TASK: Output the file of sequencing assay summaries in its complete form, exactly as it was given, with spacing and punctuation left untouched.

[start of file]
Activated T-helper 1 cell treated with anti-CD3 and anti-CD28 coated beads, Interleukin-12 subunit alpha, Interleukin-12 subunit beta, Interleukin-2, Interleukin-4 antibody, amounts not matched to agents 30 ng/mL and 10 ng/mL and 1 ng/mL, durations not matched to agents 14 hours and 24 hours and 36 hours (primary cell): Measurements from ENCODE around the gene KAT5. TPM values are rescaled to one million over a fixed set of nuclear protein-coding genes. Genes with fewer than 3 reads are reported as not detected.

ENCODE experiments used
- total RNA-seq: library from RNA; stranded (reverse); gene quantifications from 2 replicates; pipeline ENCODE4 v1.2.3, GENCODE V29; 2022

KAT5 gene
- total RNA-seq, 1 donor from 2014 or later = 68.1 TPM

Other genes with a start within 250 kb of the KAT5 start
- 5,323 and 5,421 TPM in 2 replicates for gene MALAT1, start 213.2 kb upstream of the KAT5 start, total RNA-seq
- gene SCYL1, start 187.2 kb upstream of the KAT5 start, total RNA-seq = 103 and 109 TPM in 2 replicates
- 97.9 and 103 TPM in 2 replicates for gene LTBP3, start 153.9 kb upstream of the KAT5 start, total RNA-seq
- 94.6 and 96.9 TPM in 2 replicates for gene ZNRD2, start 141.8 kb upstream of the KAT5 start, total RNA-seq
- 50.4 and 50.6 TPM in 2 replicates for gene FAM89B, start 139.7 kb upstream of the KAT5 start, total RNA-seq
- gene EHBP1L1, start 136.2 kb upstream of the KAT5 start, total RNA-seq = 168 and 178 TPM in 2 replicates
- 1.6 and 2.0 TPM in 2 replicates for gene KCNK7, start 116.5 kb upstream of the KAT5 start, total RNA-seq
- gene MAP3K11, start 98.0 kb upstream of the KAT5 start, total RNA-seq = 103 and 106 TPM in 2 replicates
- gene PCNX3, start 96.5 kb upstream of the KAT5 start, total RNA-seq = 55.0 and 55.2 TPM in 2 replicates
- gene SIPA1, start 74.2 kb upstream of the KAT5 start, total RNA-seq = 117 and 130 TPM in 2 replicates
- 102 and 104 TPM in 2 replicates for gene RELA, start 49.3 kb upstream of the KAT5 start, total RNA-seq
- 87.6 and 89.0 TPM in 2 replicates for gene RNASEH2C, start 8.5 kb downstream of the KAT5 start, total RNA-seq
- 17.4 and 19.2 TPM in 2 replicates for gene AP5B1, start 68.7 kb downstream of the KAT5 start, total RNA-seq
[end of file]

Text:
Activated T-helper 1 cell treated with anti-CD3 and anti-CD28 coated beads, Interleukin-12 subunit alpha, Interleukin-12 subunit beta, Interleukin-2, Interleukin-4 antibody, amounts not matched to agents 30 ng/mL and 10 ng/mL and 1 ng/mL, durations not matched to agents 14 hours and 24 hours and 36 hours (primary cell): Measurements from ENCODE around the gene KAT5. TPM values are rescaled to one million over a fixed set of nuclear protein-coding genes. Genes with fewer than 3 reads are reported as not detected.

ENCODE experiments used
- total RNA-seq: library from RNA; stranded (reverse); gene quantifications from 2 replicates; pipeline ENCODE4 v1.2.3, GENCODE V29; 2022

KAT5 gene
- total RNA-seq, 1 donor from 2014 or later = 68.1 TPM

Other genes with a start within 250 kb of the KAT5 start
- 5,323 and 5,421 TPM in 2 replicates for gene MALAT1, start 213.2 kb upstream of the KAT5 start, total RNA-seq
- gene SCYL1, start 187.2 kb upstream of the KAT5 start, total RNA-seq = 103 and 109 TPM in 2 replicates
- 97.9 and 103 TPM in 2 replicates for gene LTBP3, start 153.9 kb upstream of the KAT5 start, total RNA-seq
- 94.6 and 96.9 TPM in 2 replicates for gene ZNRD2, start 141.8 kb upstream of the KAT5 start, total RNA-seq
- 50.4 and 50.6 TPM in 2 replicates for gene FAM89B, start 139.7 kb upstream of the KAT5 start, total RNA-seq
- gene EHBP1L1, start 136.2 kb upstream of the KAT5 start, total RNA-seq = 168 and 178 TPM in 2 replicates
- 1.6 and 2.0 TPM in 2 replicates for gene KCNK7, start 116.5 kb upstream of the KAT5 start, total RNA-seq
- gene MAP3K11, start 98.0 kb upstream of the KAT5 start, total RNA-seq = 103 and 106 TPM in 2 replicates
- gene PCNX3, start 96.5 kb upstream of the KAT5 start, total RNA-seq = 55.0 and 55.2 TPM in 2 replicates
- gene SIPA1, start 74.2 kb upstream of the KAT5 start, total RNA-seq = 117 and 130 TPM in 2 replicates
- 102 and 104 TPM in 2 replicates for gene RELA, start 49.3 kb upstream of the KAT5 start, total RNA-seq
- 87.6 and 89.0 TPM in 2 replicates for gene RNASEH2C, start 8.5 kb downstream of the KAT5 start, total RNA-seq
- 17.4 and 19.2 TPM in 2 replicates for gene AP5B1, start 68.7 kb downstream of the KAT5 start, total RNA-seq